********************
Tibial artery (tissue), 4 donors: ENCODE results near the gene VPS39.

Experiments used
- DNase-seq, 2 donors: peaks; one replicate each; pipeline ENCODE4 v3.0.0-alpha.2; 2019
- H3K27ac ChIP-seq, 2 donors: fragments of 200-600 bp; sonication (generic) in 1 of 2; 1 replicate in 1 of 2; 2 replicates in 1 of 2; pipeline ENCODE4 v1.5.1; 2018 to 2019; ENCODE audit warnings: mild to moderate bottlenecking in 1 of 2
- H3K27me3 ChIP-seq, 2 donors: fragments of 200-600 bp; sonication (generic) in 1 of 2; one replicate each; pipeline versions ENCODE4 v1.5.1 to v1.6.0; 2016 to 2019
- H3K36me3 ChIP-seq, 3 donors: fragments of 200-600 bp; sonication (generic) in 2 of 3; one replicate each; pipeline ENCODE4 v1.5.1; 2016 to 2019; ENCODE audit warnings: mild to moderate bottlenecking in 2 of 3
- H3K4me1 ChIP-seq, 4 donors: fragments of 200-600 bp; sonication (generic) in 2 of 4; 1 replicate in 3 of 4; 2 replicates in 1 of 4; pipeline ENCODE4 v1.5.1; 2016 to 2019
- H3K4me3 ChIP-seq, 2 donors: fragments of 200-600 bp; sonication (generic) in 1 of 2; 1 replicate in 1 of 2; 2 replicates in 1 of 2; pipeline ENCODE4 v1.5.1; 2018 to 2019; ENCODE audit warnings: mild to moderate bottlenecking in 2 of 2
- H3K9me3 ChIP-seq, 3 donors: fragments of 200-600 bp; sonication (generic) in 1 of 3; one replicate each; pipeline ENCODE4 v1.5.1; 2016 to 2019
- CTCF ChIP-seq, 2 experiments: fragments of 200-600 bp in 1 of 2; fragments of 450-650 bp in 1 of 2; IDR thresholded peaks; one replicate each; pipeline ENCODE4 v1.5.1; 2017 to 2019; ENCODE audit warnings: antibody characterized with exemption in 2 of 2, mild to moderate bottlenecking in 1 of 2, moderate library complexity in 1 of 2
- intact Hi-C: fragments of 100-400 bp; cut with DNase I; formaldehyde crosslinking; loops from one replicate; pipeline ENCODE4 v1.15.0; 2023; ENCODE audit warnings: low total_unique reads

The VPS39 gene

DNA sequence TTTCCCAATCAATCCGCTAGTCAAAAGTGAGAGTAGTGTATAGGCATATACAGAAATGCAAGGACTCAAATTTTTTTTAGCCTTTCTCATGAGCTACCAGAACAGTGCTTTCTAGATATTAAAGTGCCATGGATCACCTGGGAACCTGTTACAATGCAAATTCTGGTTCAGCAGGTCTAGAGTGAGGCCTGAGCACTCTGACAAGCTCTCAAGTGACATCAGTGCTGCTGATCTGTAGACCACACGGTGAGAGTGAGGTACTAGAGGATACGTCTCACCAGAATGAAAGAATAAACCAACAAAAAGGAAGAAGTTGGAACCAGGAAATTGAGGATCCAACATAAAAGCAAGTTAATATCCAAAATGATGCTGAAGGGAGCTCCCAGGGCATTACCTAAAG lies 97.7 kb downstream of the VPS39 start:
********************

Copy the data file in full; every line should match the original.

Tibial artery (tissue), 4 donors: ENCODE results near the gene VPS39.

Experiments used
- DNase-seq, 2 donors: peaks; one replicate each; pipeline ENCODE4 v3.0.0-alpha.2; 2019
- H3K27ac ChIP-seq, 2 donors: fragments of 200-600 bp; sonication (generic) in 1 of 2; 1 replicate in 1 of 2; 2 replicates in 1 of 2; pipeline ENCODE4 v1.5.1; 2018 to 2019; ENCODE audit warnings: mild to moderate bottlenecking in 1 of 2
- H3K27me3 ChIP-seq, 2 donors: fragments of 200-600 bp; sonication (generic) in 1 of 2; one replicate each; pipeline versions ENCODE4 v1.5.1 to v1.6.0; 2016 to 2019
- H3K36me3 ChIP-seq, 3 donors: fragments of 200-600 bp; sonication (generic) in 2 of 3; one replicate each; pipeline ENCODE4 v1.5.1; 2016 to 2019; ENCODE audit warnings: mild to moderate bottlenecking in 2 of 3
- H3K4me1 ChIP-seq, 4 donors: fragments of 200-600 bp; sonication (generic) in 2 of 4; 1 replicate in 3 of 4; 2 replicates in 1 of 4; pipeline ENCODE4 v1.5.1; 2016 to 2019
- H3K4me3 ChIP-seq, 2 donors: fragments of 200-600 bp; sonication (generic) in 1 of 2; 1 replicate in 1 of 2; 2 replicates in 1 of 2; pipeline ENCODE4 v1.5.1; 2018 to 2019; ENCODE audit warnings: mild to moderate bottlenecking in 2 of 2
- H3K9me3 ChIP-seq, 3 donors: fragments of 200-600 bp; sonication (generic) in 1 of 3; one replicate each; pipeline ENCODE4 v1.5.1; 2016 to 2019
- CTCF ChIP-seq, 2 experiments: fragments of 200-600 bp in 1 of 2; fragments of 450-650 bp in 1 of 2; IDR thresholded peaks; one replicate each; pipeline ENCODE4 v1.5.1; 2017 to 2019; ENCODE audit warnings: antibody characterized with exemption in 2 of 2, mild to moderate bottlenecking in 1 of 2, moderate library complexity in 1 of 2
- intact Hi-C: fragments of 100-400 bp; cut with DNase I; formaldehyde crosslinking; loops from one replicate; pipeline ENCODE4 v1.15.0; 2023; ENCODE audit warnings: low total_unique reads

The VPS39 gene

DNA sequence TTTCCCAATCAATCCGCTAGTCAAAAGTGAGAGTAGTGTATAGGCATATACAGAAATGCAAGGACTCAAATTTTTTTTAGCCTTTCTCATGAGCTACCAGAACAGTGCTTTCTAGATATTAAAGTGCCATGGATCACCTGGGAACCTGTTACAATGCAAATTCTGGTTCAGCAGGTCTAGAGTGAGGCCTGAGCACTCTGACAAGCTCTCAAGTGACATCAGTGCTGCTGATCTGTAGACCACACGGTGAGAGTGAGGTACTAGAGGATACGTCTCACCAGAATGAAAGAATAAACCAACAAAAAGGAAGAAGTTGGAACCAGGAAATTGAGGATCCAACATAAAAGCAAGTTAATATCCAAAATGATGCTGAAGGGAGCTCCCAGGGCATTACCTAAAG lies 97.7 kb downstream of the VPS39 start: